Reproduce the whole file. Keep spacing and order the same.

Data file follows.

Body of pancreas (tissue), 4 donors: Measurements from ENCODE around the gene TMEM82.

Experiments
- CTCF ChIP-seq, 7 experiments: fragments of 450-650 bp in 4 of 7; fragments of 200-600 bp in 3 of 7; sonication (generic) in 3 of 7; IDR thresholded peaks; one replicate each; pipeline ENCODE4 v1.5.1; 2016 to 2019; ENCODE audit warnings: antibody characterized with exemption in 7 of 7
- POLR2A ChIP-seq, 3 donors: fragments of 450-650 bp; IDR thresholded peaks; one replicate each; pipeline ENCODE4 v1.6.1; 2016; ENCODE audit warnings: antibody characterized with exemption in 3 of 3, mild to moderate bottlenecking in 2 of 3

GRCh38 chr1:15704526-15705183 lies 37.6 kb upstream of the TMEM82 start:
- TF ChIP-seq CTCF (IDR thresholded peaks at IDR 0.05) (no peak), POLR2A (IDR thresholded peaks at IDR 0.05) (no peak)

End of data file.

Body of pancreas (tissue), 4 donors: Measurements from ENCODE around the gene TMEM82.

Experiments
- CTCF ChIP-seq, 7 experiments: fragments of 450-650 bp in 4 of 7; fragments of 200-600 bp in 3 of 7; sonication (generic) in 3 of 7; IDR thresholded peaks; one replicate each; pipeline ENCODE4 v1.5.1; 2016 to 2019; ENCODE audit warnings: antibody characterized with exemption in 7 of 7
- POLR2A ChIP-seq, 3 donors: fragments of 450-650 bp; IDR thresholded peaks; one replicate each; pipeline ENCODE4 v1.6.1; 2016; ENCODE audit warnings: antibody characterized with exemption in 3 of 3, mild to moderate bottlenecking in 2 of 3

GRCh38 chr1:15704526-15705183 lies 37.6 kb upstream of the TMEM82 start:
- TF ChIP-seq CTCF (IDR thresholded peaks at IDR 0.05) (no peak), POLR2A (IDR thresholded peaks at IDR 0.05) (no peak)